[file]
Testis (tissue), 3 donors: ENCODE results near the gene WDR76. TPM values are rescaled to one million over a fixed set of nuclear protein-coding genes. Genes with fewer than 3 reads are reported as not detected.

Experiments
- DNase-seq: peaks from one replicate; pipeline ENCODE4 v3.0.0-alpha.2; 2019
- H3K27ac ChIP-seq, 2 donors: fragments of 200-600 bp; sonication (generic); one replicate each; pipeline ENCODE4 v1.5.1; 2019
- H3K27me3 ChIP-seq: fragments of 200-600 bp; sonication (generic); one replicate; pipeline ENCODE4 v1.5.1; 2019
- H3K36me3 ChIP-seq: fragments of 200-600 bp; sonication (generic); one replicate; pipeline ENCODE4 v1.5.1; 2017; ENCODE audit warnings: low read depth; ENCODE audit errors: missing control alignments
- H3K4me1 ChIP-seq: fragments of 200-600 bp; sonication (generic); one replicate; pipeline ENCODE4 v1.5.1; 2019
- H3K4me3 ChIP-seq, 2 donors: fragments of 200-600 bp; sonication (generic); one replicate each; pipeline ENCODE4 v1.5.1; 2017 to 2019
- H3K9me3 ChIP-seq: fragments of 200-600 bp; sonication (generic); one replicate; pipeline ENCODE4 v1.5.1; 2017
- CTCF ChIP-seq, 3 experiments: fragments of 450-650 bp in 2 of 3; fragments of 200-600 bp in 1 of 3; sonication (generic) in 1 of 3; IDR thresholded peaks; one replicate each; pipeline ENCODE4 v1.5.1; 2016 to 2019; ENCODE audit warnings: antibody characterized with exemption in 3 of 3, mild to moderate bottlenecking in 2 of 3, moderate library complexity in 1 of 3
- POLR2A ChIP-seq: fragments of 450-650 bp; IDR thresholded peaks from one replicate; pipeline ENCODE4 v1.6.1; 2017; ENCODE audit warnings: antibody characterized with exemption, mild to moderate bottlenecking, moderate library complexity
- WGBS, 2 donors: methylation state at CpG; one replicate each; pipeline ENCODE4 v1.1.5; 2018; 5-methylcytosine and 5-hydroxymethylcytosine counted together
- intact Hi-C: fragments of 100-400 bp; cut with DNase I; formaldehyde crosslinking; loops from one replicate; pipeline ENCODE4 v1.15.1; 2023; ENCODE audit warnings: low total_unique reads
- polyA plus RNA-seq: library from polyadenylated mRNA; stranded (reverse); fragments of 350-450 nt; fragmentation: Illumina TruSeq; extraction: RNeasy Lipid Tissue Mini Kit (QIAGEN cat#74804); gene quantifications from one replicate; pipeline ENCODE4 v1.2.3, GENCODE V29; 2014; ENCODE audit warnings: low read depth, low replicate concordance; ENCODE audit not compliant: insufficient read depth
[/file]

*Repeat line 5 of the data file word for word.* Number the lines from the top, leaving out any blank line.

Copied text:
- H3K27me3 ChIP-seq: fragments of 200-600 bp; sonication (generic); one replicate; pipeline ENCODE4 v1.5.1; 2019